When a company is faced with cyber security breach, in order to minimize the impact of the breach, the first key point for the company is to stress and reassure the importance of transparency and communication to the customers. Customers want to be kept in the loop as well as to be able to trust the company to handle the after-impacts of a security breach.


Source: Pinterest


“It’s pretty interesting, but the reason for the mistrust (of victims) wasn’t because they got hacked. It’s about trust. People know that people get hacked. Everyone has been part of a hacking incident.” – J.J. Thompson, CEO at Rook Security, on the 2013 Target breach.


Instead, the victims were more upset that Target did not seem sure about the details of the breach, bearing in mind that people can be very reactive. The challenge for companies are to know what is stolen before it is stolen, as it is important to have both threat response systems and content control. By doing this, the company will have the knowledge and be able to make an accurate disclosure.

To reassure their customers, Target claimed it “began investigating the incident as soon as we learned of it” through a “leading third-party forensics firm.” The company said it also notified banks and law enforcement. To compensate customers for fraudulent transactions, generally a company will have to owe money to credit card companies such as Master, Visa or American Express. In the example of the Target case, the company said it would offer affected customers a free credit monitoring service and set up a telephone hotline. Target also offered a store-wide 10% discount on a weekend, although retail consulting firm Consumer Growth Partners estimated that customer transactions at Target stores still declined on Saturday compared to the same weekend last year.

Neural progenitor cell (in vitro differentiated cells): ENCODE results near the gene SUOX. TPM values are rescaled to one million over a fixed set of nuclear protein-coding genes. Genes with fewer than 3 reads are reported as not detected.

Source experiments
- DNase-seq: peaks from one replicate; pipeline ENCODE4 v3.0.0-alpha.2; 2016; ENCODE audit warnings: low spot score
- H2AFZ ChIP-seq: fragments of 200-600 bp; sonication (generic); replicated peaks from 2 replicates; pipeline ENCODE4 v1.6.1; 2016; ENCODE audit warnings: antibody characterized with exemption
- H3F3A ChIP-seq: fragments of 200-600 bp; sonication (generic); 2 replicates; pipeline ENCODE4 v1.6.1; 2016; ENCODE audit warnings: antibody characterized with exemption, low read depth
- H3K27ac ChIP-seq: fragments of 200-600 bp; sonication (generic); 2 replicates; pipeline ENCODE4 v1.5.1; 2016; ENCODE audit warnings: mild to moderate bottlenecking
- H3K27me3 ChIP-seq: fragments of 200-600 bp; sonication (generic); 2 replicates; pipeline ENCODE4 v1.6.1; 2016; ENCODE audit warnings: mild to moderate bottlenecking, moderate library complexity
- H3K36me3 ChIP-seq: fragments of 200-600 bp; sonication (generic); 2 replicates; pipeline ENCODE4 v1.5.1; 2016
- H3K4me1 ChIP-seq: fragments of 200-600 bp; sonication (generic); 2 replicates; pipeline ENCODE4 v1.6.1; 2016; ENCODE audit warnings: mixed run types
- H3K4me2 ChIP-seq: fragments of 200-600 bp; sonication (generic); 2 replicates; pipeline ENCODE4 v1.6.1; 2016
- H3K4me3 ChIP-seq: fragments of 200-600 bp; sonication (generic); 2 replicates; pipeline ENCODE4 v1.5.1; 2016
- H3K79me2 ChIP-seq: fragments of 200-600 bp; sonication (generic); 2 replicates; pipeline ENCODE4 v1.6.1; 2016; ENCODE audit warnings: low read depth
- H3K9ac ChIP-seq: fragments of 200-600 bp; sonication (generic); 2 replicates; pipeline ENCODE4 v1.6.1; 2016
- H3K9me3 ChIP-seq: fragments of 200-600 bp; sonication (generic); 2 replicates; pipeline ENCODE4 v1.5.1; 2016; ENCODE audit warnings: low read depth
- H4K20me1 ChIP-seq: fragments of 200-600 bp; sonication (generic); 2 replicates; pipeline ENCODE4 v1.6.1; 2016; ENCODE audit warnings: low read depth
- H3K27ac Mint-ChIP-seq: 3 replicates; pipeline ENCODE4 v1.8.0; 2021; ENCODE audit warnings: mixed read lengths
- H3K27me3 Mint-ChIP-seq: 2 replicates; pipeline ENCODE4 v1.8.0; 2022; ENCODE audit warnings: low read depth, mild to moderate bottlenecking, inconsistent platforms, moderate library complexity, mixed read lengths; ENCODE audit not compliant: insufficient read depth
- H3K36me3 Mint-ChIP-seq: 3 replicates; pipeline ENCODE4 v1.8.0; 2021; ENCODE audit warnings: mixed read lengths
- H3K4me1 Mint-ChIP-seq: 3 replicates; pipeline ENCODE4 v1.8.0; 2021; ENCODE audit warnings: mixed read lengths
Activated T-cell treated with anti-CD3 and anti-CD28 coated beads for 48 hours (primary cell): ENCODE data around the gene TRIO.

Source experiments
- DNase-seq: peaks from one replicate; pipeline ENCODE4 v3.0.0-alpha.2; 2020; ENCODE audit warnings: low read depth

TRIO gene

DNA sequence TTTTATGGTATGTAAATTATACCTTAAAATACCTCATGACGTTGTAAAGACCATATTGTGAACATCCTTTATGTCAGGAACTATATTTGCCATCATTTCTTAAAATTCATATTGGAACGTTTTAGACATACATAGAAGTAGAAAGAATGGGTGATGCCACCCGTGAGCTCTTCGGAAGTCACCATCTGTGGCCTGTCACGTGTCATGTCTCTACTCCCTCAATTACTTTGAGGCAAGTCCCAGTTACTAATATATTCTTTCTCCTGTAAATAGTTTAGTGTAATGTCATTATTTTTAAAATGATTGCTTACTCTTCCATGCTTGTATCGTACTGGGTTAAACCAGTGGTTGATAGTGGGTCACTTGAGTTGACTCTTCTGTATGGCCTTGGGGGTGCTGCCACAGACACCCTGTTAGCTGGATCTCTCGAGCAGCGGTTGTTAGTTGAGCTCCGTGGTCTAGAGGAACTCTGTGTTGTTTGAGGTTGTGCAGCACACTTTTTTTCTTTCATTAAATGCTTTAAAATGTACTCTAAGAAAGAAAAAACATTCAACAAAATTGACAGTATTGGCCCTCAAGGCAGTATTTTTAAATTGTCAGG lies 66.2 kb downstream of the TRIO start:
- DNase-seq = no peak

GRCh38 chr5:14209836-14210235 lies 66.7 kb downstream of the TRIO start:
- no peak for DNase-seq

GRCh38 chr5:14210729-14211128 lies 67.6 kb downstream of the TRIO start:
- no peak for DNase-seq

Who’s to blame in the company?

Generally, it is difficult to find one scapegoat the company could gladly point their fingers to during a data breach. The common people often held responsible in the organisation for a data security breach would be the CEO, CFO or the CIO. However, some companies are planning to expand their cyber-security to chief information security officers (CISO), to give a named individual responsibility for heading up the security effort. As such, the blame game should not only be held accountable to the CEO but it is every employee’s responsibility to look after security. Most certainly, the IT department ought to be actively involved in addressing and fixing the problem but in terms of prevention and identifying those risks, it is the responsibility of every employee. But due to the size of the company and the complexity of the hack, it is not easy to pinpoint someone specific to be accountable. Consumers on the other hand want individuals in the company to be culpable for their supposed security failures and even wanting security officers to face jail time. The challenge for companies is that they face a constant battle of being targeted by cyber-criminals frequently these days, and employers as well employees have no hiding place in the aftermath of a data breach. Even after everything has been settled, shareholders and consumers would likely want someone to be held publicly accountable in order for them to carry the company then onwards by rebuilding the company’s tarnished reputation.